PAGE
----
Photo: Region glowing red hot. From the large compartment test at Cardington, towards the end of the fire (fire load of 40 kg/m2, maximum average atmosphere temperature of about 675°C, with a maximum recorded temperature of 746°C, maximum steel temperature of 691°C (recorded at the centre of the compartment)).
(11) If the temperatures inside large regions of the towers were of the order of 700°C, then these regions would have been glowing red hot and there would have been visible signs of this from the outside. Even pictures taken from the air looking horizontally into the impact region show little sign of this.
(12) Another reason the fire would not have been as hot as your typical office fire (at least on the impact floors) is that cross ventilation would have cooled it somewhat. Consider the quote: Cross ventilation resulting from (broken) windows present in opposite walls causes a high intake of air and cooling effects .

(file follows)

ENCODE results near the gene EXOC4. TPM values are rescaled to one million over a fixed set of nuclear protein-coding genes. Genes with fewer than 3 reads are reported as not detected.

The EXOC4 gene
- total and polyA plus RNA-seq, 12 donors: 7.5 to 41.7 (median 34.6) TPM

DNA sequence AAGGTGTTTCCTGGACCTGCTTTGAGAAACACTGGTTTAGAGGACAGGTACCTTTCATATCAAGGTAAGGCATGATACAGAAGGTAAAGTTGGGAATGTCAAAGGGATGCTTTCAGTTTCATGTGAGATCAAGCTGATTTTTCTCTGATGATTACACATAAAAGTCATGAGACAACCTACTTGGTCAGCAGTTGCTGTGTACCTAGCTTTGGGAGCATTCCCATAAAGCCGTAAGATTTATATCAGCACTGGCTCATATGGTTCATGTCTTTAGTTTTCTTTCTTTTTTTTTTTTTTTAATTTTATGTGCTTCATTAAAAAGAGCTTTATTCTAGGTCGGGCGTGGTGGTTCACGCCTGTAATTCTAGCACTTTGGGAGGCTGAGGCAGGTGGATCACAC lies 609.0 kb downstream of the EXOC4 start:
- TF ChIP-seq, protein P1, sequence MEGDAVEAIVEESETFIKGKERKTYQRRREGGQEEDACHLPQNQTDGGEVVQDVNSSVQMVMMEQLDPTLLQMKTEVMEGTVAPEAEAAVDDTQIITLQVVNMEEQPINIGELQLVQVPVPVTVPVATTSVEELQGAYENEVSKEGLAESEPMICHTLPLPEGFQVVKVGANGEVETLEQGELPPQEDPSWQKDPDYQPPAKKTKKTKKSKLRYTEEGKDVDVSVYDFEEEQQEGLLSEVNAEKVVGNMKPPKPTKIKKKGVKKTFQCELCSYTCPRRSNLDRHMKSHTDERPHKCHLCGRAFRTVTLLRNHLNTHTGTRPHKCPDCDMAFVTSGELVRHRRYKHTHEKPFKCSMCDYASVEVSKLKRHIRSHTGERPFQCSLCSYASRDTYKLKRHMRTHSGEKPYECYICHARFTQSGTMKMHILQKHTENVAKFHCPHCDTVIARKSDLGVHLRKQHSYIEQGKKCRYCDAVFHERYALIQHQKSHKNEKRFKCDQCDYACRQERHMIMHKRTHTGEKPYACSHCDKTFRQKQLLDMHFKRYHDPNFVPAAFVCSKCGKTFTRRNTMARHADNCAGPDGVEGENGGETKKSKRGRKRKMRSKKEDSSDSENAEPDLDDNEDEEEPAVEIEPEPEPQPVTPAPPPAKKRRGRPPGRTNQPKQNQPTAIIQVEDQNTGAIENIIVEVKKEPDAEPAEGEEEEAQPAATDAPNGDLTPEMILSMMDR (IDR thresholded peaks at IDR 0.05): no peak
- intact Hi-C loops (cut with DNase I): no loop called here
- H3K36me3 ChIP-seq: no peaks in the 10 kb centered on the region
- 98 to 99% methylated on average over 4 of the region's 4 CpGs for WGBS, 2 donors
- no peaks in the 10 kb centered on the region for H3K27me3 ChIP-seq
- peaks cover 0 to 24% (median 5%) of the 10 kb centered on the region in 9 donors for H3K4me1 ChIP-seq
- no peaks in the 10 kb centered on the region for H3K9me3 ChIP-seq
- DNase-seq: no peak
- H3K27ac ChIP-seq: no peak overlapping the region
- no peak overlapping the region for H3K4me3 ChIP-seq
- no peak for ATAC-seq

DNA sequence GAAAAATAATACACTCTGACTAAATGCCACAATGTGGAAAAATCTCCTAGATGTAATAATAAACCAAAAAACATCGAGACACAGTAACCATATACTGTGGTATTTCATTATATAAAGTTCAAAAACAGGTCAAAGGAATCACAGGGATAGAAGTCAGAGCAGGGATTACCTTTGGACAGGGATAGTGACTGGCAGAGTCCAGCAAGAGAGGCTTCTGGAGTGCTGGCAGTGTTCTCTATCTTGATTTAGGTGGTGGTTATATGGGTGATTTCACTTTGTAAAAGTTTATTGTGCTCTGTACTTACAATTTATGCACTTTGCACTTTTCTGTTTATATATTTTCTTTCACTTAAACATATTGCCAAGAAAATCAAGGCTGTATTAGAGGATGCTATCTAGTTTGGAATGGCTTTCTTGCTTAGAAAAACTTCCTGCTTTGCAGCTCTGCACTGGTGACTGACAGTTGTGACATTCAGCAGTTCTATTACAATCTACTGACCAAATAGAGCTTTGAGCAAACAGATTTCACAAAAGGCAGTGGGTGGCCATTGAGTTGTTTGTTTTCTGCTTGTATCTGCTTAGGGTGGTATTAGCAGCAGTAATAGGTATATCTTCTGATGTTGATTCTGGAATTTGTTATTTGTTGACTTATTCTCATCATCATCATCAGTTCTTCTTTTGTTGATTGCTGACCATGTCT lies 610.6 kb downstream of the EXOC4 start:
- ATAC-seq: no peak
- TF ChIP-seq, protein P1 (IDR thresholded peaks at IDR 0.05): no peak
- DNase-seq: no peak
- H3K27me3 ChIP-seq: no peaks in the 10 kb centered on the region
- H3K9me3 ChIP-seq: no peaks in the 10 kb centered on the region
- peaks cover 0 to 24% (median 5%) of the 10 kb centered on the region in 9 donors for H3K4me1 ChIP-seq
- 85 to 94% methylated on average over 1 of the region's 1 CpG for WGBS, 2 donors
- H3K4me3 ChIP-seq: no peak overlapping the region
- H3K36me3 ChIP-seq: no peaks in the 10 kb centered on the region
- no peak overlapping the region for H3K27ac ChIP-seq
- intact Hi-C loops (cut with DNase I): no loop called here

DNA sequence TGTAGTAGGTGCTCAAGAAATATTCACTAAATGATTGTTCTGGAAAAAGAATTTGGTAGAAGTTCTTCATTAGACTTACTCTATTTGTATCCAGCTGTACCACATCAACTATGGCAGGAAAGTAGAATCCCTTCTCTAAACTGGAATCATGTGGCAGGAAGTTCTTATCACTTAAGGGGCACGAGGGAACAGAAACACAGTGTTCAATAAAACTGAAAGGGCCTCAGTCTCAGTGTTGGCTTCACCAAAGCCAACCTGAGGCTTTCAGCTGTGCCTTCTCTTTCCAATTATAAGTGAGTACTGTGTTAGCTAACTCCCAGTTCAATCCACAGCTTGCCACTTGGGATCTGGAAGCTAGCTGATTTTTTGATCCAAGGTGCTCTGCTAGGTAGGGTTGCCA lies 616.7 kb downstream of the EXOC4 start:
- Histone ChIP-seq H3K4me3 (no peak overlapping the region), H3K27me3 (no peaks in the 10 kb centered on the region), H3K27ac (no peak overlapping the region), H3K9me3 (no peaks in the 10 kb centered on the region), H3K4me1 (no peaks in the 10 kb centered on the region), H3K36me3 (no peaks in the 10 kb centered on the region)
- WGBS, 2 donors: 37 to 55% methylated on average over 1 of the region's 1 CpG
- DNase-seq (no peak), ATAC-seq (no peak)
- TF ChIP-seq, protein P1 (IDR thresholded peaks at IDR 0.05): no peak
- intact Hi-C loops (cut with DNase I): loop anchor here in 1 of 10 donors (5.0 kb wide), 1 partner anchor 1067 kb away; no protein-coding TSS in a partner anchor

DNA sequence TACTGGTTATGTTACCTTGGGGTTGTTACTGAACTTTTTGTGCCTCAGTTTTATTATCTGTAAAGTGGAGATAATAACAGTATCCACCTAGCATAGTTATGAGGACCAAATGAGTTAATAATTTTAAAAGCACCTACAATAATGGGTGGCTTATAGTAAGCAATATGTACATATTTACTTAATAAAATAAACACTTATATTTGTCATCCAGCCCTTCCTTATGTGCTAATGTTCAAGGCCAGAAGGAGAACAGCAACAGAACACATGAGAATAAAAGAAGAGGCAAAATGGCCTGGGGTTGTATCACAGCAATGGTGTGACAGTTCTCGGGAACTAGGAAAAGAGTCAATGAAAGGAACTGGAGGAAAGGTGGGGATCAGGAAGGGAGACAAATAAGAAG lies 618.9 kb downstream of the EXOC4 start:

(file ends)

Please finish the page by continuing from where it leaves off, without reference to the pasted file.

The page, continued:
(13) If there had been severe fires burning in the core region this would have made the stairwells impassible. However the stairwells below the impact region on the North Tower were sufficiently clear to allow some occupants close to the impacted floors to escape and to allow firemen to reach at least the floors around the 70th level. In the South Tower, at least one stairwell remained operable as there were survivors from above the impact region.